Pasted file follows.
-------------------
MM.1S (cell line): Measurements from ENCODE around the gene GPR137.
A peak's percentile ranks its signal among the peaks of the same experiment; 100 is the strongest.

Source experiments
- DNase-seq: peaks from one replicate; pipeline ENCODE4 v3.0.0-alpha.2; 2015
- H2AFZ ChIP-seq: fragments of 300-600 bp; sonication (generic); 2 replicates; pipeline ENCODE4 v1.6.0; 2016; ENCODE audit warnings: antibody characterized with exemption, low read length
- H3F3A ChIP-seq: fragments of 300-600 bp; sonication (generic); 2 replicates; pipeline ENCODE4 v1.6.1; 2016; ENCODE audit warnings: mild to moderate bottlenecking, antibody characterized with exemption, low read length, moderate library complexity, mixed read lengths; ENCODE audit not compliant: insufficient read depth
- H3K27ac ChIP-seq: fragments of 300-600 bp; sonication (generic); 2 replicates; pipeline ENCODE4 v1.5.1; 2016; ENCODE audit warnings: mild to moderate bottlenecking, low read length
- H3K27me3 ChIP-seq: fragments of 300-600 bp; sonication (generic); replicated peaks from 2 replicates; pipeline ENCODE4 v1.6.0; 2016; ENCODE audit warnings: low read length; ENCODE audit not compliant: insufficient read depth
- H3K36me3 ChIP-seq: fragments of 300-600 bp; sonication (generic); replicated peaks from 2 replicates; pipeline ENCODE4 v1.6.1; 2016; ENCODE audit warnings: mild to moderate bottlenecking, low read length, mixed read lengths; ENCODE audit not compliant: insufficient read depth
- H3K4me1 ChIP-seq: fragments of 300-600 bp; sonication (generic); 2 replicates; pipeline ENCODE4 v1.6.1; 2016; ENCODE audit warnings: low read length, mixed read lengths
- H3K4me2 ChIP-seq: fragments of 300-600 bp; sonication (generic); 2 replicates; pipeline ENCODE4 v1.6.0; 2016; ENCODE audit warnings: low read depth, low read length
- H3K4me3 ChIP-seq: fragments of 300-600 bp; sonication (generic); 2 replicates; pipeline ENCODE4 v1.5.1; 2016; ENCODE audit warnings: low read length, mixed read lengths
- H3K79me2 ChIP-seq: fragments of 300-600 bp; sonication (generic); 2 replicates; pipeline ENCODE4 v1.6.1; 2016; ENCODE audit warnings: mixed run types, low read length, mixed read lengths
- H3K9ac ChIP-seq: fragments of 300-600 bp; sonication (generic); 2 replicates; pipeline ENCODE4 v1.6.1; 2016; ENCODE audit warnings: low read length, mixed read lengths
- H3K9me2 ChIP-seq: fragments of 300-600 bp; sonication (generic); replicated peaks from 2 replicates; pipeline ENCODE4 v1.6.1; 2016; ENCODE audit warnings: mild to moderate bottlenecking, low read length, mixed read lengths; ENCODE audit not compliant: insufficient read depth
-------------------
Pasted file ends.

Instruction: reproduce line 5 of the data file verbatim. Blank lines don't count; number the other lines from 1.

- H2AFZ ChIP-seq: fragments of 300-600 bp; sonication (generic); 2 replicates; pipeline ENCODE4 v1.6.0; 2016; ENCODE audit warnings: antibody characterized with exemption, low read length